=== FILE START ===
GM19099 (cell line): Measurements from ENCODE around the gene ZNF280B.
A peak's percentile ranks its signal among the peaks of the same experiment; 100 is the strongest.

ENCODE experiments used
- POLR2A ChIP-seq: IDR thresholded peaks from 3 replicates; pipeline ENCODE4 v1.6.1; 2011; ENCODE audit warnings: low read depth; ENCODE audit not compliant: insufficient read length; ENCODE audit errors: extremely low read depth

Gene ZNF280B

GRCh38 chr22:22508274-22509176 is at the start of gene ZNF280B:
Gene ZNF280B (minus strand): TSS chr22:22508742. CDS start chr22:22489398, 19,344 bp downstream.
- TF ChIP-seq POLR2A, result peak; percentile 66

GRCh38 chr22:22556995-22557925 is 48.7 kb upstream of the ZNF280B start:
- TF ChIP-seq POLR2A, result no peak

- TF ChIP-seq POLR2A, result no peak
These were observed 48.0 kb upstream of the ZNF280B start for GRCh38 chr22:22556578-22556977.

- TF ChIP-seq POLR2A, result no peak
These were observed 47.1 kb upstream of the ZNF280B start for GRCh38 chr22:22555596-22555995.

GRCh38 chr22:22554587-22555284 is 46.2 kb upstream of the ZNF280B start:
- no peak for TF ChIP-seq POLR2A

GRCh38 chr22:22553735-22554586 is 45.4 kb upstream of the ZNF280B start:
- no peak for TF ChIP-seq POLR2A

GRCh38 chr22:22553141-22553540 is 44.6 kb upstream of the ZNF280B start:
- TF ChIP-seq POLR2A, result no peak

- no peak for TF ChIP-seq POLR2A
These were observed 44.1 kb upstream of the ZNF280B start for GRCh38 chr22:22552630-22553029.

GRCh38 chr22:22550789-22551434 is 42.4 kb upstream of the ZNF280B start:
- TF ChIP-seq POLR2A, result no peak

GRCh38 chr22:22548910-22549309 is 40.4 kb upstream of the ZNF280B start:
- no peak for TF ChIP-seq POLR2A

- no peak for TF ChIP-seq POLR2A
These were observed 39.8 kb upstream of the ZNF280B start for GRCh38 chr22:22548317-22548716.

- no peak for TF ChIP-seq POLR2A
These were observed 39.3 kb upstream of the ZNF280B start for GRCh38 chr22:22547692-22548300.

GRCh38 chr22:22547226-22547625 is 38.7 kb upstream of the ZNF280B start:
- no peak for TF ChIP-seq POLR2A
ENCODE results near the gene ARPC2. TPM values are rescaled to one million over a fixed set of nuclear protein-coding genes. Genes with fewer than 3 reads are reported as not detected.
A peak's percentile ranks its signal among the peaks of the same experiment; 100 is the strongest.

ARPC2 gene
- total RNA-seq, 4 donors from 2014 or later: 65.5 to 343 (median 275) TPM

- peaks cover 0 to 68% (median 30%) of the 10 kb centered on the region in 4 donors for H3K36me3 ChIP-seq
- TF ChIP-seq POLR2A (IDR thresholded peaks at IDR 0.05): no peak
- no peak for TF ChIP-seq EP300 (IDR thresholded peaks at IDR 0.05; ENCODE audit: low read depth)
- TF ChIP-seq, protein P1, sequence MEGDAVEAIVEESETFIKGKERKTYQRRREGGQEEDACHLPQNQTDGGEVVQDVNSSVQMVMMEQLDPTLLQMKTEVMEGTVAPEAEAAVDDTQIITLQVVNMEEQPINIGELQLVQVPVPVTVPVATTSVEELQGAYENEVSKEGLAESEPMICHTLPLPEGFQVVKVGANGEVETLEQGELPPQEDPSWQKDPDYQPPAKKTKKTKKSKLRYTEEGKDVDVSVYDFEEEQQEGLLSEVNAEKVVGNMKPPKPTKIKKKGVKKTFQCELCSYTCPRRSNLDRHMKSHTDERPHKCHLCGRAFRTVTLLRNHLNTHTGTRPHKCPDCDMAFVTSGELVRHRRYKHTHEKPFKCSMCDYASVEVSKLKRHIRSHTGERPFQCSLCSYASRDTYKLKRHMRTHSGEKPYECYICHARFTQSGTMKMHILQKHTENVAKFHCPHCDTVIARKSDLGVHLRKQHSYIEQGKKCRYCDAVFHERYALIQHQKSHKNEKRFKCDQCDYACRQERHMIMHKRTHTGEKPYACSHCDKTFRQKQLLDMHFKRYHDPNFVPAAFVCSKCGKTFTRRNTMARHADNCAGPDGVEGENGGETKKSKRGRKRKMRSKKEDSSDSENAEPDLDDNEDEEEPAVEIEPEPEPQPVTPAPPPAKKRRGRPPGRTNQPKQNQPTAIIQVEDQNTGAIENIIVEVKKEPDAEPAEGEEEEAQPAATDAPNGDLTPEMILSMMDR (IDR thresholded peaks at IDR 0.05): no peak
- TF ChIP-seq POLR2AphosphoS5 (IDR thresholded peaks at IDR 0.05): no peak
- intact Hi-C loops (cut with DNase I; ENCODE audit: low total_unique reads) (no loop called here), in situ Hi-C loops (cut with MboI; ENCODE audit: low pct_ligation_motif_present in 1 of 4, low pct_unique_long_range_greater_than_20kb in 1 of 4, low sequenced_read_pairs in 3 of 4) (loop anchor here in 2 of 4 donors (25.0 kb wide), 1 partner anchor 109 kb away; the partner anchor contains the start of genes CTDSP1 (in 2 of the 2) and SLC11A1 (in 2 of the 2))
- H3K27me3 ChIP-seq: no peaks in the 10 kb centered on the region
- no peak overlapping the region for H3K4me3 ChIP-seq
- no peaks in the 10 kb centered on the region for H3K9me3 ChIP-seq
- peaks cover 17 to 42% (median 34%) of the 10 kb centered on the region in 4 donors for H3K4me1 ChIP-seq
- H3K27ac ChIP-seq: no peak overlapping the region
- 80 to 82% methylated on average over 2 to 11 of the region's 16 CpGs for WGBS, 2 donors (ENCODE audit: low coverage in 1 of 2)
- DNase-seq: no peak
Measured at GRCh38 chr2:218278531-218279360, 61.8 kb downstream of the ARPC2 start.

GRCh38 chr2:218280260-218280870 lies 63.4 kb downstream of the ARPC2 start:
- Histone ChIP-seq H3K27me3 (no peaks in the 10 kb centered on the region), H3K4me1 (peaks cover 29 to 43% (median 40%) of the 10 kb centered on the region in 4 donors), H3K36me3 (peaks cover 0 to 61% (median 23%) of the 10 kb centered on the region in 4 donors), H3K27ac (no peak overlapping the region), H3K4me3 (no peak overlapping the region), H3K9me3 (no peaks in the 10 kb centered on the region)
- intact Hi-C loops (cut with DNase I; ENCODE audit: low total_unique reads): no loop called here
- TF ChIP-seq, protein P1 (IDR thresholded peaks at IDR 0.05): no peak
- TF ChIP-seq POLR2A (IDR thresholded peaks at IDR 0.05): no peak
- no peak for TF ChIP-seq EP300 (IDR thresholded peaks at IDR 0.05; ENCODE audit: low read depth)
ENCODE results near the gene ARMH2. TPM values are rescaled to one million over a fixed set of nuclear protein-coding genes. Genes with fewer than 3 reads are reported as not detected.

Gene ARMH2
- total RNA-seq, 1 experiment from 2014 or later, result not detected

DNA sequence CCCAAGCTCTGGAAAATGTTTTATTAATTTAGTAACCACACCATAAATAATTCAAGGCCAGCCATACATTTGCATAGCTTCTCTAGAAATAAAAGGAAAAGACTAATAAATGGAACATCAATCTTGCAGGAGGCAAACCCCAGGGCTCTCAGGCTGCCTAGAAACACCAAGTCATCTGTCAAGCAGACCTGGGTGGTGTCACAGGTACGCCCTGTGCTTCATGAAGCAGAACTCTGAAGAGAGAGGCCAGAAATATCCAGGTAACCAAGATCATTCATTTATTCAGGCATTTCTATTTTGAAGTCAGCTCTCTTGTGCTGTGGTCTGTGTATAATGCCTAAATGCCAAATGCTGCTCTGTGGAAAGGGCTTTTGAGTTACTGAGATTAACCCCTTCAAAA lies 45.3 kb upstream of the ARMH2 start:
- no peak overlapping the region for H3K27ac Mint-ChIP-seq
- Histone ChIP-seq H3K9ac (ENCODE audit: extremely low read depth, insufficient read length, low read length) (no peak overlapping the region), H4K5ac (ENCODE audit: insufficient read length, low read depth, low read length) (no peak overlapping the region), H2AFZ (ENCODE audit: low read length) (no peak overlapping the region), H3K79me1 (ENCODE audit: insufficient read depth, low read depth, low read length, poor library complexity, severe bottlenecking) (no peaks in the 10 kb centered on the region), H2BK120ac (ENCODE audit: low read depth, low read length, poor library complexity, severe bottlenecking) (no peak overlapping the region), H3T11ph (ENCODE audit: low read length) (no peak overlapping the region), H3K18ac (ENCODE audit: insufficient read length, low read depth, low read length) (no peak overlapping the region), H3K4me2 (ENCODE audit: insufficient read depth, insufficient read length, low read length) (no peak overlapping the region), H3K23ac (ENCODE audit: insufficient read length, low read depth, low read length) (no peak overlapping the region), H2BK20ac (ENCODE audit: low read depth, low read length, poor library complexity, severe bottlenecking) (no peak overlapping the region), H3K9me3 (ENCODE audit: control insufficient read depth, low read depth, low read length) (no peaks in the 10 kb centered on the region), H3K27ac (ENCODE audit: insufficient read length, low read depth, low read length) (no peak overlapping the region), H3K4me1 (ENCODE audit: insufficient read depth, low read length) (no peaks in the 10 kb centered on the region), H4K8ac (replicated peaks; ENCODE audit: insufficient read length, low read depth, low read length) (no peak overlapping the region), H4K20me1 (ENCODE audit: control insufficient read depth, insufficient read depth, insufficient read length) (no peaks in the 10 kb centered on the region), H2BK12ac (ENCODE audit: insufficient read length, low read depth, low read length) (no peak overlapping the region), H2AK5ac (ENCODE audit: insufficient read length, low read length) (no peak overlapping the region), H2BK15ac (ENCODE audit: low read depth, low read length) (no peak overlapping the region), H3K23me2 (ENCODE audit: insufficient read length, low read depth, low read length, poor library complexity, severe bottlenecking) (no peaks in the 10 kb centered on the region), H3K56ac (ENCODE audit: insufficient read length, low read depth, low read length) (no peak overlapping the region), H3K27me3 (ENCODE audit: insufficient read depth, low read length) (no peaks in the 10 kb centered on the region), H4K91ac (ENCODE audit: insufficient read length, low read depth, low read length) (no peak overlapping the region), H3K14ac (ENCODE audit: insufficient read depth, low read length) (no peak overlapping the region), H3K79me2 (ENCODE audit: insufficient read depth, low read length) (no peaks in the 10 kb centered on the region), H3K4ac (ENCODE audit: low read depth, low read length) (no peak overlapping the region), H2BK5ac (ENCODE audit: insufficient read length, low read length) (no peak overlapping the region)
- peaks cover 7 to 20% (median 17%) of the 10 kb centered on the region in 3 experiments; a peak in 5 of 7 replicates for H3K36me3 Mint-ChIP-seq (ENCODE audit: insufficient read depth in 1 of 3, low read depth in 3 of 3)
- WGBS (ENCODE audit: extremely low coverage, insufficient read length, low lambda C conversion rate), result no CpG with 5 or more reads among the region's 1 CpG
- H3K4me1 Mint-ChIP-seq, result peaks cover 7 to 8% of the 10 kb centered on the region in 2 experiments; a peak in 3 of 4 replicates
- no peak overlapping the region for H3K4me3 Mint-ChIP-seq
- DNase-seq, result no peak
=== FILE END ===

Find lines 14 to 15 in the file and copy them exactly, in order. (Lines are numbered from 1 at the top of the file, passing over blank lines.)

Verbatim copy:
These were observed 47.1 kb upstream of the ZNF280B start for GRCh38 chr22:22555596-22555995.

GRCh38 chr22:22554587-22555284 is 46.2 kb upstream of the ZNF280B start: